One of the most sickening aspects of Texas’s new abortion law—aside from the fact that it effectively bans abortion at six weeks with no exceptions for rape or incest—is the way it is enforced. Instead of having the state go after individuals who violate SB8, the creeps who crafted the bill deputized vigilante citizens, dangling $10,000 for each person successfully sued for “aiding and abetting” the medical procedure. They did this knowing that the unique structure of the law would give the Supreme Court an out to let it proceed while not ruling on the constitutionality (legal experts say it’s most certainly unconstitutional), which is exactly what the court‘s conservatives did.
Crucially, keeping the law intact essentially required that no one take Texas up on the $10,000 bounty. And as New York’s Ed Kilgore notes, “for a couple of weeks, it looked like a stalemate between abortion providers afraid of being sued and a disciplined anti-abortion movement wary of filing a lawsuit that would get the law reviewed and frozen by the courts. But the lawmakers may have gone too far by enabling lawsuits by any old yahoo, even those living out of state, who knows how to find a Texas courthouse.” When Texas designed a law that put not just a cool five figures on the table but costs for legal fees if a plaintiff wins, doubtless many people were going to say, “Hey, I’ve got a free afternoon, I’ll sue.” And they have—but pro-choicers might not be happy about it.
The first suit, against Dr. Alan Braid, who wrote in a Washington Post column that he violated the ban, was filed this week by Felipe Gomez, an attorney who was suspended indefinitely in Illinois after other lawyers accused him of sending threatening and harassing emails, per KSAT news in San Antonio. According to Gomez, he is a “pro-choice plaintiff” and rather than seeking to punish Braid and scare other providers, he’s actually suing in the hopes of getting a judge to declare the Texas law unconstitutional. Gomez is reportedly not seeking any monetary damages.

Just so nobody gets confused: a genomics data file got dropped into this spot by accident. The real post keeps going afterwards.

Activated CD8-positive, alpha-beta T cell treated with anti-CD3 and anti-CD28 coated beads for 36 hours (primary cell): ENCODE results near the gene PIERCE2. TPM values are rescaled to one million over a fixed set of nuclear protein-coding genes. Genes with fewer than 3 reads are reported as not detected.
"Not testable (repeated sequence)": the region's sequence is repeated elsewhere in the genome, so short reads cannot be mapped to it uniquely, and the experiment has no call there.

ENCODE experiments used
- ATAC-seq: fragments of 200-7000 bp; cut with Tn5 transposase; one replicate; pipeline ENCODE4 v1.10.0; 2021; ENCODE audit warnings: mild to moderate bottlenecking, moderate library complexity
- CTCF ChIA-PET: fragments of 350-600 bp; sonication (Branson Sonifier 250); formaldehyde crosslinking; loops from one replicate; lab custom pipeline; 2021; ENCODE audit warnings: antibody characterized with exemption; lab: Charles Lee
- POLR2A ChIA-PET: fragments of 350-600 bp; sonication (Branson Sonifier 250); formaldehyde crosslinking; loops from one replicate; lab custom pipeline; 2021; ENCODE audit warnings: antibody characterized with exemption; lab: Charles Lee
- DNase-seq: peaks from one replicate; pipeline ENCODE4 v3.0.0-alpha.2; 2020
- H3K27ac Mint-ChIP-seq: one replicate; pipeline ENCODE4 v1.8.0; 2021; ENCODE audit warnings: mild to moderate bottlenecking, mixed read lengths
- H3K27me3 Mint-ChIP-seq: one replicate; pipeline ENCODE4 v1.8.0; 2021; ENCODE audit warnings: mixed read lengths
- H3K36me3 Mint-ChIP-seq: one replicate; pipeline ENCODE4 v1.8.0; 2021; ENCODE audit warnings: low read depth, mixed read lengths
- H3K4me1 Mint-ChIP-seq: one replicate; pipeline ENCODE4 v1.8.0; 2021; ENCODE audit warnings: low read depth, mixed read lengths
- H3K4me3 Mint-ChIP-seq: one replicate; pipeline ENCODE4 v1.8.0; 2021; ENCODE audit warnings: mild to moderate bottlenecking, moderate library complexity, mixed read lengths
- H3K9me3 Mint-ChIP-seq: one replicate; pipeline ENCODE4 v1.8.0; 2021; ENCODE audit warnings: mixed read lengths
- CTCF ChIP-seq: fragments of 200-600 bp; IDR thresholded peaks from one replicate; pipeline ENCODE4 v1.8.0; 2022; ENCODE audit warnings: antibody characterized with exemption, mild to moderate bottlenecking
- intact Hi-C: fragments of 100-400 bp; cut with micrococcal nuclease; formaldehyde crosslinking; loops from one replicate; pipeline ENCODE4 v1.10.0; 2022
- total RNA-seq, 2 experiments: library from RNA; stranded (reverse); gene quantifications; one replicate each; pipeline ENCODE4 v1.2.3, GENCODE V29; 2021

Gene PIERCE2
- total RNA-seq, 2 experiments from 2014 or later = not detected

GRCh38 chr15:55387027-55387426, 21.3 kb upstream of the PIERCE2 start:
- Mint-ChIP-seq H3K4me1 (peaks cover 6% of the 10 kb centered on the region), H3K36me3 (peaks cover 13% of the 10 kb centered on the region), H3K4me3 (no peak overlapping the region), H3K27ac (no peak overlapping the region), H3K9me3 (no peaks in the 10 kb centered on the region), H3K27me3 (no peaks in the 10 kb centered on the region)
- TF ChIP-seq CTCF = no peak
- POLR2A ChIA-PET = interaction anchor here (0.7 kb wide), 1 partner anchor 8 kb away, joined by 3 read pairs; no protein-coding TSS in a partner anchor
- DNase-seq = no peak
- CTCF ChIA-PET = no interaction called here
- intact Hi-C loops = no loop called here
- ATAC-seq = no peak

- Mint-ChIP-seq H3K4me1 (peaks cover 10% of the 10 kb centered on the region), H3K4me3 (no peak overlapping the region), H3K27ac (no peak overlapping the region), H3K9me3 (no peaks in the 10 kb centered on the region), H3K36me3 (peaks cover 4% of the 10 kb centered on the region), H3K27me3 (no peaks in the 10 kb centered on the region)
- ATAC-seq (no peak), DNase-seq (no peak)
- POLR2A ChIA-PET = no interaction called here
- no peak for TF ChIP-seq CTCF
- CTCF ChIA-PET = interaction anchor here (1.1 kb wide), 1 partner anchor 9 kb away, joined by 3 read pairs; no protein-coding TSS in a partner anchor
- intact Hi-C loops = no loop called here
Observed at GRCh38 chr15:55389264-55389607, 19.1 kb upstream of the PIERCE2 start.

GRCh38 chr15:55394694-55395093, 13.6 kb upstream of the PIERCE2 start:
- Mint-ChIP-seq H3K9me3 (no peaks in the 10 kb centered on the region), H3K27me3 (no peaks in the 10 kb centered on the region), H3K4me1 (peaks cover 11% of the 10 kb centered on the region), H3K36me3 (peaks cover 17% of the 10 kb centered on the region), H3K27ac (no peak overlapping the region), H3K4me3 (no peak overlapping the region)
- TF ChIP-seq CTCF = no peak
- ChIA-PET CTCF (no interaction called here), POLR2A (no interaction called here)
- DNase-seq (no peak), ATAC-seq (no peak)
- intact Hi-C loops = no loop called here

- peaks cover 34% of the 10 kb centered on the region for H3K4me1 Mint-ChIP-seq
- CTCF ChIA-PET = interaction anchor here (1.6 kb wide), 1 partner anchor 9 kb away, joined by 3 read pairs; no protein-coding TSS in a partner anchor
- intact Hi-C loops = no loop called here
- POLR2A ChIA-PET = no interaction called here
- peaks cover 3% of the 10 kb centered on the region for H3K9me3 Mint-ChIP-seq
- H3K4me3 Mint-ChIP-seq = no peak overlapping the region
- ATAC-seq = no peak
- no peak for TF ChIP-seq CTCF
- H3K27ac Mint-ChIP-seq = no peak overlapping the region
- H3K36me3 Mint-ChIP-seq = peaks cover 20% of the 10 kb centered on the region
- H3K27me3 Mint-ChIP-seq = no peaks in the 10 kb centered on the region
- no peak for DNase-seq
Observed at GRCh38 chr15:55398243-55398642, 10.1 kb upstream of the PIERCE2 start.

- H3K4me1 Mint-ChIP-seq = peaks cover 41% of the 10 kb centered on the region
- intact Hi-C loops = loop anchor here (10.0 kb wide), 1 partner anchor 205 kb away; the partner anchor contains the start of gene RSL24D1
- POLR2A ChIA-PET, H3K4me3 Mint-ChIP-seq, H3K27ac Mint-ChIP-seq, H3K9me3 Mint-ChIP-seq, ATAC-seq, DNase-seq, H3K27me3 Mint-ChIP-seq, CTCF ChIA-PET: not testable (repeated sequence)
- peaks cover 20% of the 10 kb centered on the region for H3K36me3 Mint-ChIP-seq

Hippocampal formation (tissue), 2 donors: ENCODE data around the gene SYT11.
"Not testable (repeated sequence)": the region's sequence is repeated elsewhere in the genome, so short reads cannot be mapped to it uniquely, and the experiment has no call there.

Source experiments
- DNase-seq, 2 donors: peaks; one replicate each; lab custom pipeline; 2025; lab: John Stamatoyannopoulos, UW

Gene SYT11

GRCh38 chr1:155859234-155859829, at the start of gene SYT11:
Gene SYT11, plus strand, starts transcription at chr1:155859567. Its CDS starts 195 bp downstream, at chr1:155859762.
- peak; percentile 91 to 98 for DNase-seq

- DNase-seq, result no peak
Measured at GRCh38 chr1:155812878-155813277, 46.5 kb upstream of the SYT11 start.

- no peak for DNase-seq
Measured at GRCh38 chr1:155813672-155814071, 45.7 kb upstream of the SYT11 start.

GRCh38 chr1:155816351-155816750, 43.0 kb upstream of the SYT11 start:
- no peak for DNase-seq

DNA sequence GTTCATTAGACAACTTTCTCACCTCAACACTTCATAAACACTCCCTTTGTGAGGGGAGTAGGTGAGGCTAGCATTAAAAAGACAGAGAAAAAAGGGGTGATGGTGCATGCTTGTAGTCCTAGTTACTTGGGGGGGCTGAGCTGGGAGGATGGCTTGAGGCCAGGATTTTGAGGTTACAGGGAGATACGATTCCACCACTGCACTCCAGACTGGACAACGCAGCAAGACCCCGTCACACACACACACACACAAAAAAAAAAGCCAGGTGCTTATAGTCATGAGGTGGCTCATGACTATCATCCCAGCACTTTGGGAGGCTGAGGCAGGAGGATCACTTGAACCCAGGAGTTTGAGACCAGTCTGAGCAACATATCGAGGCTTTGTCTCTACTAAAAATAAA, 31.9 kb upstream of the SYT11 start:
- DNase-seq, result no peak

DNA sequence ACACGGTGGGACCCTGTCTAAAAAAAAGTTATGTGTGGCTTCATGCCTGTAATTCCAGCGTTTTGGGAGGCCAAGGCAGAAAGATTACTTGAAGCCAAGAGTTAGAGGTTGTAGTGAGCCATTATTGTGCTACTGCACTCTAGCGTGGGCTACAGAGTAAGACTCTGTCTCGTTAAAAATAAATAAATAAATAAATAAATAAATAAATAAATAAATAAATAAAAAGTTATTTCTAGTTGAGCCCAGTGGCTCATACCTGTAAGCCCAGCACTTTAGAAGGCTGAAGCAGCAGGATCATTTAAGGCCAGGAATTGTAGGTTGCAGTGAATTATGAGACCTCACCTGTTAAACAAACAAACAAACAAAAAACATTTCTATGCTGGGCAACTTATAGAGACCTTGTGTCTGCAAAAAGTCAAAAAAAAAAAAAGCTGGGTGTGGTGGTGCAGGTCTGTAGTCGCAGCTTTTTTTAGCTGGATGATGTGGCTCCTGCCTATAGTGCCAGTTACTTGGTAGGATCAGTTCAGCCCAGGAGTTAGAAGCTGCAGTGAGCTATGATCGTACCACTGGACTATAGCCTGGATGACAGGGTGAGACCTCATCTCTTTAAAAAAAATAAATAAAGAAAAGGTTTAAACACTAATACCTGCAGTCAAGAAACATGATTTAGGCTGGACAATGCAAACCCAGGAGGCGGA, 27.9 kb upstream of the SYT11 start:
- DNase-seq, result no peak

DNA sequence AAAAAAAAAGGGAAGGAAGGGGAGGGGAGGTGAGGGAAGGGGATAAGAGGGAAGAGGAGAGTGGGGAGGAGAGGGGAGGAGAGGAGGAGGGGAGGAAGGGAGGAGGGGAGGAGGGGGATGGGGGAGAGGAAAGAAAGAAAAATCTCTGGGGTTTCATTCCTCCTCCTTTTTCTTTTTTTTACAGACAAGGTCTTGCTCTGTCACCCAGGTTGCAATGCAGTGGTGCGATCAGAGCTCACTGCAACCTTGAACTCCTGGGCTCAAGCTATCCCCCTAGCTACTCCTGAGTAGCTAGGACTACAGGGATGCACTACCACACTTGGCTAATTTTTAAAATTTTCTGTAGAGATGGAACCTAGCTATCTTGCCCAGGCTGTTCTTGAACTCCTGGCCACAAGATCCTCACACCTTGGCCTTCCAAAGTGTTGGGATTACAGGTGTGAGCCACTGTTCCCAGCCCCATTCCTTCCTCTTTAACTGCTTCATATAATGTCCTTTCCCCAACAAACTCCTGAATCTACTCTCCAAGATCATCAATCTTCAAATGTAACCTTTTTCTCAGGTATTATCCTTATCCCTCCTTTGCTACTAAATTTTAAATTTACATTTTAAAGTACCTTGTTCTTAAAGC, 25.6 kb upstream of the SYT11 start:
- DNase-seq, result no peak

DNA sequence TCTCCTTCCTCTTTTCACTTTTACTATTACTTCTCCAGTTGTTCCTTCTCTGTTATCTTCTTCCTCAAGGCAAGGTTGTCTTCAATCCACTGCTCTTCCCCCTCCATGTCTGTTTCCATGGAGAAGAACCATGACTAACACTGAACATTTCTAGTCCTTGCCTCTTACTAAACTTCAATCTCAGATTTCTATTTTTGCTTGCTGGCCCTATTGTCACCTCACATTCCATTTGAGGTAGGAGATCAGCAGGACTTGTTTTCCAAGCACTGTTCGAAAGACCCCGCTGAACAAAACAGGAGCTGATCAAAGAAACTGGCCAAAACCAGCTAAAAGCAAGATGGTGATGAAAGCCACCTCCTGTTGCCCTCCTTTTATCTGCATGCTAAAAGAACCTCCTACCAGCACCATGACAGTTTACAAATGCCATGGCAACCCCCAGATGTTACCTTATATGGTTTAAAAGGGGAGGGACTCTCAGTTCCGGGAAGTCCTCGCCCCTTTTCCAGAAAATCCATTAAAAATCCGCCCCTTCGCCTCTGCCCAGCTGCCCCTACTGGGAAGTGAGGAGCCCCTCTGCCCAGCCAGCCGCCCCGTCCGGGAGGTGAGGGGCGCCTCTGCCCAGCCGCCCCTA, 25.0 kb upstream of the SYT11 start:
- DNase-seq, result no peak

Then there’s Oscar Stilley, who describes himself in his complaint as a “disbarred and disgraced former Arkansas lawyer.” A former attorney convicted of tax fraud in 2010 currently on home confinement, Stilley says he decided to file a lawsuit after reading a news report about Braid’s column. He told the Post that he believes the Texas law should be subject to judicial review: “If the law is no good, why should we have to go through a long, drawn-out process to find out if it’s garbage?” Unlike Gomez, Stilley is hoping to collect his $10,000, but he told the Times the whole thing is a win-win because he’ll either get the money or SB8 will be declared invalid.
People who do not believe a pregnant person should be in charge of their own body are, of course, deeply upset about these suits because (1) they could actually get the law overturned, and (2) they have nothing to do with punishing anyone, which was kind of the whole point. “Neither of these lawsuits are valid attempts to save innocent human lives,” John Seago, legislative director for Texas Right to Life, told The New York Times. “Both cases are self-serving legal stunts, abusing the cause of action created in the Texas Heartbeat Act for their own purposes.” In other words, Seago is pissed because Stilley and Gomez aren’t sufficiently showing this barbaric law the respect it supposedly deserves.
Seago added that he and others at Texas Right to Life “believe Braid published his Op-Ed intending to attract imprudent lawsuits.” Oh, no, not imprudent lawsuits! Who could have seen any of those coming after Texas passed a law literally letting anyone, in state or out, file a suit over a private medical procedure? In related news, on Monday a national poll revealed that a majority of Americans disapprove of the Supreme Court’s decision to allow the Texas ban to remain in place.
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